A gourmet cook, Donovan has been “crafty,” she says, since her earliest days, beginning with her older sister’s school projects, including “a Pueblo Indian village made out of all the crap in the house.” The family lived outside Nyack, New York, and Donovan’s father owned a pub near the World Trade Center, though he was largely absent from her life after her parents divorced when she was 12. Even as a sophomore at the Corcoran College of Art and Design, “Tara was not afraid to do something outrageous scalewise,” says her former professor and mentor Kendall Buster. She tended bar and waited tables for six years before starting grad school at Virginia Commonwealth University, though she didn’t quit her day job until 2003, when her first New York solo show, at Ace Gallery, proved a breakout success.
Last fall Donovan became one of the few contemporary artists to create a work for the Metropolitan Museum of Art. She curled Mylar tape into tiny loops, installed them in clusters on a wall and lit them with spotlights. You felt you were floating in a bottle of club soda. The sculpture will be remade for the ICA survey, which will feature 17 pieces and then travel to Cincinnati; Des Moines, Iowa; and San Diego.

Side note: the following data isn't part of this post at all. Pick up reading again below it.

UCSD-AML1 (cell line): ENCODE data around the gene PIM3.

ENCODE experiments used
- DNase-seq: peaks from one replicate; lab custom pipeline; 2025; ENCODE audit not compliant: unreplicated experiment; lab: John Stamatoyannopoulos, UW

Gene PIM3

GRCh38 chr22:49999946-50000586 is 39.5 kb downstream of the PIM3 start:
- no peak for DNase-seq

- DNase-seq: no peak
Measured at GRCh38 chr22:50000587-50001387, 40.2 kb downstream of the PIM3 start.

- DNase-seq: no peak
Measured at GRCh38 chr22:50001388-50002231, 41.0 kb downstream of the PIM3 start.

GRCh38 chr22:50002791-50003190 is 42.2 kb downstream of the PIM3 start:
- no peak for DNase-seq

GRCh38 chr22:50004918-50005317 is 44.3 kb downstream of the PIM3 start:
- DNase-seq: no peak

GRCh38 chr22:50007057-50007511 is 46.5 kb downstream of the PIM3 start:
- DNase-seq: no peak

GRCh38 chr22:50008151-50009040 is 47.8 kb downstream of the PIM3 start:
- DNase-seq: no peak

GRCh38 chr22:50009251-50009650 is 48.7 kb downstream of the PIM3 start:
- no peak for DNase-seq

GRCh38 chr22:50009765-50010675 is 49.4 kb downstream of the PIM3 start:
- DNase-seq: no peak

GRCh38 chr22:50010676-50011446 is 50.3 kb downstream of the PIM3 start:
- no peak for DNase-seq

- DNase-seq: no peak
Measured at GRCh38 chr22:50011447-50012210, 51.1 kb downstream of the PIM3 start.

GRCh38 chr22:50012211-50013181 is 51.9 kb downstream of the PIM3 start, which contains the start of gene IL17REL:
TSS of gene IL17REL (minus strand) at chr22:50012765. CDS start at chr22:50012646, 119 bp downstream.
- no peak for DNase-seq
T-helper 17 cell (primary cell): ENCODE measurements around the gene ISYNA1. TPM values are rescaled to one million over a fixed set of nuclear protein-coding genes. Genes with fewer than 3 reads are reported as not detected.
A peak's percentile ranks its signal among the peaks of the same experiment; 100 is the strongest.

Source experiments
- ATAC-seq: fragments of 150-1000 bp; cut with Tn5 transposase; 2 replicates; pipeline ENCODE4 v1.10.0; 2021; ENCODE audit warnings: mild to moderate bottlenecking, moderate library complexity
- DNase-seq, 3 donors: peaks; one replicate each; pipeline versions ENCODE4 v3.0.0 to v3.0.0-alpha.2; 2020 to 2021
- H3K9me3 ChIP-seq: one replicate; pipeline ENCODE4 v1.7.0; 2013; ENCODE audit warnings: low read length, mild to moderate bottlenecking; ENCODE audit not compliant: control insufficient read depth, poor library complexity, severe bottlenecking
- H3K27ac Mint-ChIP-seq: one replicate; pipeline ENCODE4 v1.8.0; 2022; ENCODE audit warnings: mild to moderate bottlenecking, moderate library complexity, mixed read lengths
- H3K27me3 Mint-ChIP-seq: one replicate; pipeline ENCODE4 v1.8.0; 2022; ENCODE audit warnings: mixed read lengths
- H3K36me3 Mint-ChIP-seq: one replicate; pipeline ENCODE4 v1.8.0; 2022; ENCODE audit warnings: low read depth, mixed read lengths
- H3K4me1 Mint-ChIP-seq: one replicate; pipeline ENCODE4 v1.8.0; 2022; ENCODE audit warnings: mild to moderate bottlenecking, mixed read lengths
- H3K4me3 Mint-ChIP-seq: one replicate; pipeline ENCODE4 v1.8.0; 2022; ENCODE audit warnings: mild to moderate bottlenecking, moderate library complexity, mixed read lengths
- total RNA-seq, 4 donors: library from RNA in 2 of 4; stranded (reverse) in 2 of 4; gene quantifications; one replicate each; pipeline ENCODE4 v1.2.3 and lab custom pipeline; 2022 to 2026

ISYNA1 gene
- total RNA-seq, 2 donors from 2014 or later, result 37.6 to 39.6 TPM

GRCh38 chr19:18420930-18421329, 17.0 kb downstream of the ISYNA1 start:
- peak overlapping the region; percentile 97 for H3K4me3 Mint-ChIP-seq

While Donovan is hardly the first to use everyday materials, her work runs counter to much of the sculpture and installation art now in fashion, says ICA’s Baume, referring to works made of “very collaged materials” that have in common what he calls “a tenuous existence and tendency to implode and fall apart. Then you have someone like Tara, whose work is incredibly rigorous and formal, with a very precise relationship to specific materials.”
Artist Chuck Close, a friend who shares many of her preoccupations, goes further: “At this particular moment in the art world, invention and personal vision have been demoted in favor of appropriation, of raiding the cultural icebox. For somebody to go out and try to make something that doesn’t remind you of anybody else’s work and is really, truly innovative—and I think Tara’s work is—that’s very much against the grain of the moment. To me, it represents a gutsy move.”
Donovan concludes her house tour on the roof, with its sweeping views of the Williamsburg Bridge, pointing out the spot where she plans to install a hot tub—an almost unheard-of luxury in New York. Her mother, she recalls, wasn’t at all happy about Donovan’s decision to choose art school over a more traditional college. “Art school didn’t exactly equal a job!” Donovan says, laughing. “She’s happy now.”